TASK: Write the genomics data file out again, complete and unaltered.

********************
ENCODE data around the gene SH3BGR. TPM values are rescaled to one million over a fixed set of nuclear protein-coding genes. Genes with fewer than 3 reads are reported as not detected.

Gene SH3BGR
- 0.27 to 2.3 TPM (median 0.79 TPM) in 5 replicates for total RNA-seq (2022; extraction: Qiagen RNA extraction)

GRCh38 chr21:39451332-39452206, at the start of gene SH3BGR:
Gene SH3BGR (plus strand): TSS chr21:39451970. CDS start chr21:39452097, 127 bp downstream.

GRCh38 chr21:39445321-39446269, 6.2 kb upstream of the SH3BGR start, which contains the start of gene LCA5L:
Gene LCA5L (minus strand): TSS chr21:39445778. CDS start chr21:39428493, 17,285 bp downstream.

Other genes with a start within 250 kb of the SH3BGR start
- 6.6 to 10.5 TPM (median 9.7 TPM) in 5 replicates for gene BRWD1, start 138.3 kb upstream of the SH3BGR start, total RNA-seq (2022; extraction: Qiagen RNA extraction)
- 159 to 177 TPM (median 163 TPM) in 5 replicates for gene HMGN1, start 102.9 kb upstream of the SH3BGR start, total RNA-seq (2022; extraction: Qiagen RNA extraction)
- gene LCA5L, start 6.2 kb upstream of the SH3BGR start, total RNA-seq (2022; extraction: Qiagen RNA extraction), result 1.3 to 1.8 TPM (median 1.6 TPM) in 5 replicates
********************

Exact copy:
ENCODE data around the gene SH3BGR. TPM values are rescaled to one million over a fixed set of nuclear protein-coding genes. Genes with fewer than 3 reads are reported as not detected.

Gene SH3BGR
- 0.27 to 2.3 TPM (median 0.79 TPM) in 5 replicates for total RNA-seq (2022; extraction: Qiagen RNA extraction)

GRCh38 chr21:39451332-39452206, at the start of gene SH3BGR:
Gene SH3BGR (plus strand): TSS chr21:39451970. CDS start chr21:39452097, 127 bp downstream.

GRCh38 chr21:39445321-39446269, 6.2 kb upstream of the SH3BGR start, which contains the start of gene LCA5L:
Gene LCA5L (minus strand): TSS chr21:39445778. CDS start chr21:39428493, 17,285 bp downstream.

Other genes with a start within 250 kb of the SH3BGR start
- 6.6 to 10.5 TPM (median 9.7 TPM) in 5 replicates for gene BRWD1, start 138.3 kb upstream of the SH3BGR start, total RNA-seq (2022; extraction: Qiagen RNA extraction)
- 159 to 177 TPM (median 163 TPM) in 5 replicates for gene HMGN1, start 102.9 kb upstream of the SH3BGR start, total RNA-seq (2022; extraction: Qiagen RNA extraction)
- gene LCA5L, start 6.2 kb upstream of the SH3BGR start, total RNA-seq (2022; extraction: Qiagen RNA extraction), result 1.3 to 1.8 TPM (median 1.6 TPM) in 5 replicates